Trump's silence and isolation ahead of Joe Biden's inauguration
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Where frequently a series of all-caps tweets might have suggested an emotional, frustrated Trump, there is silence.
|Donald Trump visits the US-Mexico border wall, in Alamo, Texas. Photograph: Carlos Barría/Reuters|
According to the Guardian, where posts screeching at fellow Republicans would have indicated a more vindictive bent, or messages with exclamation points a triumphant mood, all that is left of Trump’s Twitter account – which once had 88.7m followers – is a curt message from Twitter’s admin team: “Account suspended. Twitter suspends accounts which violate the Twitter Rules.”
So how has Trump reacted to the events of the past few weeks? By the accounts available, not well. A notoriously excitable president has remained in a state of high alarm.
Trump and Mike Pence’s estranged relationship
Mike Pence, Trump’s fanatically loyal vice-president, appears to have borne much of Trump’s fury.
|Vice President Mike Pence officiated at a joint session of Congress convened to confirm the Electoral College tally on Wednesday. (Credit: Erin Schaff/The New York Times)|
Trump had been badgering Pence to refuse to certify Biden as president – something which is almost certainly illegal.
On Monday, after an extended period of silence, Trump and Pence spoke for the first time after a deadly riot of Trump supporters broke out at the US Capitol with Pence inside, according to two administration officials.
A senior administration official told CNN they met in the Oval Office, had what was described as a good conversation and discussed the week ahead while "reflecting on the last four years of the administration's work and accomplishments."
Trump had spent the weekend largely in isolation, as aides either distanced themselves from him or limited their time in his presence. Trump canceled a planned trip to Camp David, where his closest aides were hoping he would get into a good mindset ahead of his final stretch in office. Instead, he spent the weekend stewing to his deputy chief of staff, Dan Scavino, and entered his final full week angrier than ever.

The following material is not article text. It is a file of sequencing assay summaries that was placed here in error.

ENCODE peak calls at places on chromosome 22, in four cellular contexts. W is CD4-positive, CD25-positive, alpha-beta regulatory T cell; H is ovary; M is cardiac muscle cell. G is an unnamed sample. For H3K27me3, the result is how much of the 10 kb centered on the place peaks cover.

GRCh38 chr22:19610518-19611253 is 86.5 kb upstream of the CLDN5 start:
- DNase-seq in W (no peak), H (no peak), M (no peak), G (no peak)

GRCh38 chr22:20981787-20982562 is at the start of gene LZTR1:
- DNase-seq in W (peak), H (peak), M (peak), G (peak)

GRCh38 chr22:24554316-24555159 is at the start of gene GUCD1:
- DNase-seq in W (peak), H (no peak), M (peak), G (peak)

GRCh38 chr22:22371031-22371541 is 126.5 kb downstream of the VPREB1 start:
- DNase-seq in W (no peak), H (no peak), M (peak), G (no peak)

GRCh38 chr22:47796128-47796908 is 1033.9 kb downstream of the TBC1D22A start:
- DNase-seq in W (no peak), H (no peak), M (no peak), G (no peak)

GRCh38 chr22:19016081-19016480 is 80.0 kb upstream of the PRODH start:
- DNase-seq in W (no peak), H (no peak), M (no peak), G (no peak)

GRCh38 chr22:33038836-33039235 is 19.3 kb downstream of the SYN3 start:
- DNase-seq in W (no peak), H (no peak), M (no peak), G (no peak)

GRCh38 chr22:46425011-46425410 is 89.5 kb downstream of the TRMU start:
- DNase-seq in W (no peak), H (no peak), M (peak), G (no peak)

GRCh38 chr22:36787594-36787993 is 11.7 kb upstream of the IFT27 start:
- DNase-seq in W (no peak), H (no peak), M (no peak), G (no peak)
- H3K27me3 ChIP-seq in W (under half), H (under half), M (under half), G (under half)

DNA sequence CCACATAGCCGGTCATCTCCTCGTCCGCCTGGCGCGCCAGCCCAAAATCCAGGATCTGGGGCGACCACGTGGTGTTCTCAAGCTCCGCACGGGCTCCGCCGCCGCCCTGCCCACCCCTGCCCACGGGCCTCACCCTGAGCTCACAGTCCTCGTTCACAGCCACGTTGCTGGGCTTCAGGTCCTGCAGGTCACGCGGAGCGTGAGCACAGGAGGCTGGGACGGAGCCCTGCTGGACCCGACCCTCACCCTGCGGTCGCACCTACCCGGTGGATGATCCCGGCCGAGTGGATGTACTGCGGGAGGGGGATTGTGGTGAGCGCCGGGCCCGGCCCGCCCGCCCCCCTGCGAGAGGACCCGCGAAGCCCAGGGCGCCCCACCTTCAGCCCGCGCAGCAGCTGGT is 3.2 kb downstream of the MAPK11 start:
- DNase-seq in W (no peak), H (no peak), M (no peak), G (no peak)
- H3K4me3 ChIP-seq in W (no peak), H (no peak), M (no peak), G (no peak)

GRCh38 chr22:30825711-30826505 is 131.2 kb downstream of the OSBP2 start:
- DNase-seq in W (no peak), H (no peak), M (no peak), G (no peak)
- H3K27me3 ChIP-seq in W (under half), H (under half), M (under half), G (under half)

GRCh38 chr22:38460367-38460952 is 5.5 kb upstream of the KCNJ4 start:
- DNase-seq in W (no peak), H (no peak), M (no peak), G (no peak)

Trump's treatment of a man who served him faithfully for more than four years outraged those in Pence's orbit -- but also many in Trump's, who view Pence as the most loyal of lieutenants whose treatment they regarded as deeply unfair. And while Pence now appears unlikely to entertain invoking the 25th Amendment to remove Trump from office, he has not weighed in on it publicly, allowing the idea to persist, which people close to him described as intentional.
Pence, who is often internally mocked for how deferential he is toward Trump, has taken a quiet but defiant stance in their final days in office. One source close to the vice president said Pence is hoping to spend his remaining days in office telegraphing "to our allies and adversaries that we have a fully functioning government."
The mob event, and Trump's fury at Pence in the lead-up to it, left their relationship in tatters. Before their Oval Office meeting Monday, the pair had not spoken since before Trump's rally on the Ellipse last week. Their last conversation was punctuated by a vulgarity the President uttered after Pence informed him, for a final time, that he could not unilaterally reject the results of the election, something he had already told Trump in previous meetings that often dragged on for hours.
The final conversation left Trump irate, and his anger emerged during the rally itself, when he told the crowd he hoped "Mike has the courage to do what he has to do" and ignores "the stupid people that he's listening to."